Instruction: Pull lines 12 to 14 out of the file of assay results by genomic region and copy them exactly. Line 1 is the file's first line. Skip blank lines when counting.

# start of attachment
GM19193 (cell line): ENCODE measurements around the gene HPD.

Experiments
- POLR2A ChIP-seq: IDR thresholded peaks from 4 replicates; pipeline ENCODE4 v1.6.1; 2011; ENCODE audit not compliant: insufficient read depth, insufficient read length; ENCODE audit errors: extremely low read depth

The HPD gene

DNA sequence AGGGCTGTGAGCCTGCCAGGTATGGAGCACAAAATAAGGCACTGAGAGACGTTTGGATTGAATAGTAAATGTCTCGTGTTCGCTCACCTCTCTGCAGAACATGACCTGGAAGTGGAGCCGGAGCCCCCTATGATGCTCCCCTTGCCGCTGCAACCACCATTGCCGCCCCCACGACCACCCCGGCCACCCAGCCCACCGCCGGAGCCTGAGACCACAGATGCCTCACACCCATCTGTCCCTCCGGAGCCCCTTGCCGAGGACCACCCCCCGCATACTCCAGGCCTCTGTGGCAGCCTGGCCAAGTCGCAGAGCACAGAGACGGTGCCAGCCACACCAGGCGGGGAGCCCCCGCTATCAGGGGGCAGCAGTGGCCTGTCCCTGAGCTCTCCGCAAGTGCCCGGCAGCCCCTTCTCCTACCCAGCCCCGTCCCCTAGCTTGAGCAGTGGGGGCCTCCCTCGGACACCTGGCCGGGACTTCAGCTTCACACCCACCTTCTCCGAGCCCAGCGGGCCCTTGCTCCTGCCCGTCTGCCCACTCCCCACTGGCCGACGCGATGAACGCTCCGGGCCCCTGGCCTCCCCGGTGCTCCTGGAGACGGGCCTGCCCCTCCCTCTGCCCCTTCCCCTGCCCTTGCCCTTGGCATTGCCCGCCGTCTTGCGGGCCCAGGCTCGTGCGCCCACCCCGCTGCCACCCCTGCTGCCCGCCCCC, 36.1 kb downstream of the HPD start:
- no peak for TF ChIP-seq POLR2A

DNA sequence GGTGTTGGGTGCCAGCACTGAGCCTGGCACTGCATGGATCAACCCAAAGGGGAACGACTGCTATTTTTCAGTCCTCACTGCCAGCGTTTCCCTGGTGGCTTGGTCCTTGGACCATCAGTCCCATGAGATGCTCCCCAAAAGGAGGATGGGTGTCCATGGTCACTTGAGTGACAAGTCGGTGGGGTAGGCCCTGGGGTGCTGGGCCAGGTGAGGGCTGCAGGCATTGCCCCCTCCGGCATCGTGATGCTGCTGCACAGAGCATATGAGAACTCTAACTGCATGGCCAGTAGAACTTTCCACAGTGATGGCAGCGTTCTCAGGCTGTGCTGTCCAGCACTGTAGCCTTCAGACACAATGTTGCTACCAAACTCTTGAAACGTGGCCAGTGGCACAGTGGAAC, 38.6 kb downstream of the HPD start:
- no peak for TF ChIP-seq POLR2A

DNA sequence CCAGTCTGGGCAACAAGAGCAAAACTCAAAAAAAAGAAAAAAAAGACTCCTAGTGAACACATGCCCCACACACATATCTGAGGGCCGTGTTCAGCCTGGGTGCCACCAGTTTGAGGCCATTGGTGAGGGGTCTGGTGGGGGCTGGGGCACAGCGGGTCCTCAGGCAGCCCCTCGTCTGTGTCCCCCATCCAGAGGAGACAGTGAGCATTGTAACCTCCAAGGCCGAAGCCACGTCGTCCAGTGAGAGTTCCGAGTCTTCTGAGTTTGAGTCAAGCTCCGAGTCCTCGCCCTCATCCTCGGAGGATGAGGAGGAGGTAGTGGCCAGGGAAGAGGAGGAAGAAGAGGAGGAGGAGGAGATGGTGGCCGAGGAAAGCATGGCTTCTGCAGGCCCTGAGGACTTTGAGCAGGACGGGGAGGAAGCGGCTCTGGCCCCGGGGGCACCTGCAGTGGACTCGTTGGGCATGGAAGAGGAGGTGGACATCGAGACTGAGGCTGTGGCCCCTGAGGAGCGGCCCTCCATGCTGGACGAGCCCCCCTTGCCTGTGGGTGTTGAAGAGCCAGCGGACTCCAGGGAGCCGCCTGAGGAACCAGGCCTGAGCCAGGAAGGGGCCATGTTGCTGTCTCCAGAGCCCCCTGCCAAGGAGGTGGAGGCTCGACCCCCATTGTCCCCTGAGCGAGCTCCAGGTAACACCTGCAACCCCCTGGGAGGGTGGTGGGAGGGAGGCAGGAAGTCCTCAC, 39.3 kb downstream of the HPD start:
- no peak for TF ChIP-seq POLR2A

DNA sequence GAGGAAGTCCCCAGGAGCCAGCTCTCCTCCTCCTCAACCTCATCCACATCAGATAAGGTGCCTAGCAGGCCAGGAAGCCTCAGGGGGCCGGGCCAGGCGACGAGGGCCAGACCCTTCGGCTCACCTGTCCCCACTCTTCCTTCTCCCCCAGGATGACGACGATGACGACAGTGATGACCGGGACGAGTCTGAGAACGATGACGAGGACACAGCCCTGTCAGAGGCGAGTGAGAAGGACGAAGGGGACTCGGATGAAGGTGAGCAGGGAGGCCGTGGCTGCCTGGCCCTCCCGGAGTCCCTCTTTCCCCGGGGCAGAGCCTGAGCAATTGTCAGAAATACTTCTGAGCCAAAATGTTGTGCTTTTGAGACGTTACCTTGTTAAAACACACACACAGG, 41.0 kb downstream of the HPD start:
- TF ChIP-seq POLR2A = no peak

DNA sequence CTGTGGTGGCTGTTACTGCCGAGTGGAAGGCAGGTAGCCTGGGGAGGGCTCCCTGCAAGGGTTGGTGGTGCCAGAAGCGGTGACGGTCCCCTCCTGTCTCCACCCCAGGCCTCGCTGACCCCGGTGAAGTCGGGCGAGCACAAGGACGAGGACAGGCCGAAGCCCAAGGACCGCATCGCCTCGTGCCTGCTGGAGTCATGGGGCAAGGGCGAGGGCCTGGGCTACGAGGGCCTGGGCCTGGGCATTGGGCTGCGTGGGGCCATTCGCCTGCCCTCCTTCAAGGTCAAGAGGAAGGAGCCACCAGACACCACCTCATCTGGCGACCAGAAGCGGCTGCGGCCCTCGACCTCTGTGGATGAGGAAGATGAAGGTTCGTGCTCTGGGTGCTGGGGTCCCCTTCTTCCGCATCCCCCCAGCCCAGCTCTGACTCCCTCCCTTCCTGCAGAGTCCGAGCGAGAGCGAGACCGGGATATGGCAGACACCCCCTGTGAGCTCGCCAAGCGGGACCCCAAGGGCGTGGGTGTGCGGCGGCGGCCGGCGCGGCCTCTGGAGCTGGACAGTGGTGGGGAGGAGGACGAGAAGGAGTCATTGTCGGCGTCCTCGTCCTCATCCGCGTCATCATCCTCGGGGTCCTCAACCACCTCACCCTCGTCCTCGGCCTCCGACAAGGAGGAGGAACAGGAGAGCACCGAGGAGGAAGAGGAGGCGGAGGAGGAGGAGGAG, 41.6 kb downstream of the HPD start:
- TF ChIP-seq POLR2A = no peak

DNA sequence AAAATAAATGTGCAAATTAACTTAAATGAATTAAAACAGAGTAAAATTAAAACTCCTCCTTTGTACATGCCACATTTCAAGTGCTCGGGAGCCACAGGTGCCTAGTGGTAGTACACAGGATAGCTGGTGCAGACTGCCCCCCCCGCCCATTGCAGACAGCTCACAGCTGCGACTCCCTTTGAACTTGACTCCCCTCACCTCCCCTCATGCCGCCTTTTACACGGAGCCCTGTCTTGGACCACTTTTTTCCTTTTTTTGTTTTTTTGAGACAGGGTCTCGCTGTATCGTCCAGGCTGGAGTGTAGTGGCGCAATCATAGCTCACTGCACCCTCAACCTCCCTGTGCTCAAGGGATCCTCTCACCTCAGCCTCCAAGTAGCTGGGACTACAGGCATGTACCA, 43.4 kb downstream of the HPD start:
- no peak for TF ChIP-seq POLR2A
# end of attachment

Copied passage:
- TF ChIP-seq POLR2A = no peak

DNA sequence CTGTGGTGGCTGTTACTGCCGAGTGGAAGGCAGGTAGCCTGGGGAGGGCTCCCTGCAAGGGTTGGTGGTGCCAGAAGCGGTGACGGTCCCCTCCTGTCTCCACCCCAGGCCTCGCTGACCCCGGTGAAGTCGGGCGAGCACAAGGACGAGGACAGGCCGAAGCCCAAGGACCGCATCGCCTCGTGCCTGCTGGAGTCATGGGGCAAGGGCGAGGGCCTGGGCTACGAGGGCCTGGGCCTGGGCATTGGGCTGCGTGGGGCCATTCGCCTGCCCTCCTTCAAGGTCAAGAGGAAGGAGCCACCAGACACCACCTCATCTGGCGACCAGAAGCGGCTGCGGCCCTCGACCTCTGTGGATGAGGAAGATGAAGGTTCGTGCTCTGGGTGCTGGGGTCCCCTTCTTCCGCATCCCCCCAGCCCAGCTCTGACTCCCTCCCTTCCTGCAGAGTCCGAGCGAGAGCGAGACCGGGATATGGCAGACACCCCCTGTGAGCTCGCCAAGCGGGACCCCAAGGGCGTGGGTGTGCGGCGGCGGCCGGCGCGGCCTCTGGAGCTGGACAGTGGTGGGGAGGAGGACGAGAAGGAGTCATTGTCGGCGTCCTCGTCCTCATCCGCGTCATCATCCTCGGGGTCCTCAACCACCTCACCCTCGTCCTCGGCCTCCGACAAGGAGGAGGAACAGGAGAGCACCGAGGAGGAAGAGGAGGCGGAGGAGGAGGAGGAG, 41.6 kb downstream of the HPD start:
- TF ChIP-seq POLR2A = no peak